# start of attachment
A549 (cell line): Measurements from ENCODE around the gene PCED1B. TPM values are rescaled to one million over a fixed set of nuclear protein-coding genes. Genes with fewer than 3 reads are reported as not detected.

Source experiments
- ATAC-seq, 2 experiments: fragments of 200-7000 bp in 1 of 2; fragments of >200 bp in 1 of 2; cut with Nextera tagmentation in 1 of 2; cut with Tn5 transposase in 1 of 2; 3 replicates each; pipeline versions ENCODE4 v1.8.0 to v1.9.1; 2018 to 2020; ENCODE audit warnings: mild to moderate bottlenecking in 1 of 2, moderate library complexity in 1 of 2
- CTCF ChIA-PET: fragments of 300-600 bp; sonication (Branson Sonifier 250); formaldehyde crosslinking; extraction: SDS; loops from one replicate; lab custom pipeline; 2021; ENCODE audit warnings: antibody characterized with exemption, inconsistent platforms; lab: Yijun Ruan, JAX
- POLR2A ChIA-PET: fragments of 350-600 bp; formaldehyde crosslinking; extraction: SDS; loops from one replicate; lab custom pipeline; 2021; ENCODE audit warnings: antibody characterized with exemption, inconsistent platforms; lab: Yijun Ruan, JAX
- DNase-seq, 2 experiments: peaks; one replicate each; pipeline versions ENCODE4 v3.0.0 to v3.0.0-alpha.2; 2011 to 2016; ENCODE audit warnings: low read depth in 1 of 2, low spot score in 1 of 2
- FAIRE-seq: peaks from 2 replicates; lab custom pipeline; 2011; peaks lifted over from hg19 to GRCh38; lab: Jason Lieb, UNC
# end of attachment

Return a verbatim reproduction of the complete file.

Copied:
A549 (cell line): Measurements from ENCODE around the gene PCED1B. TPM values are rescaled to one million over a fixed set of nuclear protein-coding genes. Genes with fewer than 3 reads are reported as not detected.

Source experiments
- ATAC-seq, 2 experiments: fragments of 200-7000 bp in 1 of 2; fragments of >200 bp in 1 of 2; cut with Nextera tagmentation in 1 of 2; cut with Tn5 transposase in 1 of 2; 3 replicates each; pipeline versions ENCODE4 v1.8.0 to v1.9.1; 2018 to 2020; ENCODE audit warnings: mild to moderate bottlenecking in 1 of 2, moderate library complexity in 1 of 2
- CTCF ChIA-PET: fragments of 300-600 bp; sonication (Branson Sonifier 250); formaldehyde crosslinking; extraction: SDS; loops from one replicate; lab custom pipeline; 2021; ENCODE audit warnings: antibody characterized with exemption, inconsistent platforms; lab: Yijun Ruan, JAX
- POLR2A ChIA-PET: fragments of 350-600 bp; formaldehyde crosslinking; extraction: SDS; loops from one replicate; lab custom pipeline; 2021; ENCODE audit warnings: antibody characterized with exemption, inconsistent platforms; lab: Yijun Ruan, JAX
- DNase-seq, 2 experiments: peaks; one replicate each; pipeline versions ENCODE4 v3.0.0 to v3.0.0-alpha.2; 2011 to 2016; ENCODE audit warnings: low read depth in 1 of 2, low spot score in 1 of 2
- FAIRE-seq: peaks from 2 replicates; lab custom pipeline; 2011; peaks lifted over from hg19 to GRCh38; lab: Jason Lieb, UNC